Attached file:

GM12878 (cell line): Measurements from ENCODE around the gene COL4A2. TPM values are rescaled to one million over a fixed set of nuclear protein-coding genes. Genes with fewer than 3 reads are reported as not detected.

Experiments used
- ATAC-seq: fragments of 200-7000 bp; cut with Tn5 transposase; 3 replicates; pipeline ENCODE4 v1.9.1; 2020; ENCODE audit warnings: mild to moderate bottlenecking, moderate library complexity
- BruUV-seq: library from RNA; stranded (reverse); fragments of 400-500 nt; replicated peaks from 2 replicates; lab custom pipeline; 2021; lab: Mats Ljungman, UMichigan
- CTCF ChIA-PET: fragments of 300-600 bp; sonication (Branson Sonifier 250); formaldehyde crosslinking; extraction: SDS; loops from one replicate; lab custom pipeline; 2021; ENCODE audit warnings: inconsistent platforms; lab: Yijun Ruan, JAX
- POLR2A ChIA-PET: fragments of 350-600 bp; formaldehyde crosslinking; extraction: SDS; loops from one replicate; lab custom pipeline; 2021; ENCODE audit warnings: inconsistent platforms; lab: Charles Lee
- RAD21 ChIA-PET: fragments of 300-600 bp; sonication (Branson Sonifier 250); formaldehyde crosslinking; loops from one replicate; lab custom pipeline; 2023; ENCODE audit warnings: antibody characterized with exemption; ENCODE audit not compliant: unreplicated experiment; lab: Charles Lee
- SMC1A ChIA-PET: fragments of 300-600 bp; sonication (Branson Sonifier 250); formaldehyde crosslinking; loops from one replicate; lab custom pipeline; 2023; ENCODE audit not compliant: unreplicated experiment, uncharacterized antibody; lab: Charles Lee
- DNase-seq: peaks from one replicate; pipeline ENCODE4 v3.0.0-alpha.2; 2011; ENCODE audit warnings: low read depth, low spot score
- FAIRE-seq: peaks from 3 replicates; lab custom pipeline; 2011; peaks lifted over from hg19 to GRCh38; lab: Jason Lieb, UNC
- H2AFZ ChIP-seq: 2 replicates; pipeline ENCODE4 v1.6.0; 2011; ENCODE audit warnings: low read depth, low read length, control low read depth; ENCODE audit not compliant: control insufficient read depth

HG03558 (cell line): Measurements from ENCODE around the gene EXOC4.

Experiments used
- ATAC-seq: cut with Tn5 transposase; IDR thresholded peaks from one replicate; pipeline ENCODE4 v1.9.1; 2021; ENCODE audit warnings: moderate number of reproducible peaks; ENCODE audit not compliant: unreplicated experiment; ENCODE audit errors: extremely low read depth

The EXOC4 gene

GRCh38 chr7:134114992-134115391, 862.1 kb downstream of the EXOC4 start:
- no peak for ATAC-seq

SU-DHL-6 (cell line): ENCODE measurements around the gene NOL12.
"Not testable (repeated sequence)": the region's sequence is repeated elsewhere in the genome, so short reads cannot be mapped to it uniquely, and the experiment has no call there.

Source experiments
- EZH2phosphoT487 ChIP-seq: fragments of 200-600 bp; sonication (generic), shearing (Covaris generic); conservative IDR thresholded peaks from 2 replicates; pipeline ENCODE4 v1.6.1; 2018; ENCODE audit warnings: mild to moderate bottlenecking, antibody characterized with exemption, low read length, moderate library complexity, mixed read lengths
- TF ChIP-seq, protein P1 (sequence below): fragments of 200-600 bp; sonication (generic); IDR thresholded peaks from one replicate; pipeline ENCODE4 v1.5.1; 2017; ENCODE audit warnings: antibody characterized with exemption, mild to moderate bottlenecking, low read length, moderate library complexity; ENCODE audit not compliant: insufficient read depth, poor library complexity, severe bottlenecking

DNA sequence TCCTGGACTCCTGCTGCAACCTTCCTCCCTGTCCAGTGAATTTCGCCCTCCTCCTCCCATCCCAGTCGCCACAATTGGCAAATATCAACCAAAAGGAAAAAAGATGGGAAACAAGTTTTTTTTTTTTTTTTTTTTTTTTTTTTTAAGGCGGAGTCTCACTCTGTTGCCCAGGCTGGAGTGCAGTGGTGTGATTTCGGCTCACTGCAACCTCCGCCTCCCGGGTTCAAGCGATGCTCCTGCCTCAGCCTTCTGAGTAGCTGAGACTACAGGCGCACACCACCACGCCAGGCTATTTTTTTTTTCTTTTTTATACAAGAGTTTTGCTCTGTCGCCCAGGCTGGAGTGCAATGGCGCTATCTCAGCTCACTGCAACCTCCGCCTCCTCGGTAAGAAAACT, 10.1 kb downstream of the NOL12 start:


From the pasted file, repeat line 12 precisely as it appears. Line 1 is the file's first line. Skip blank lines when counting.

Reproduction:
HG03558 (cell line): Measurements from ENCODE around the gene EXOC4.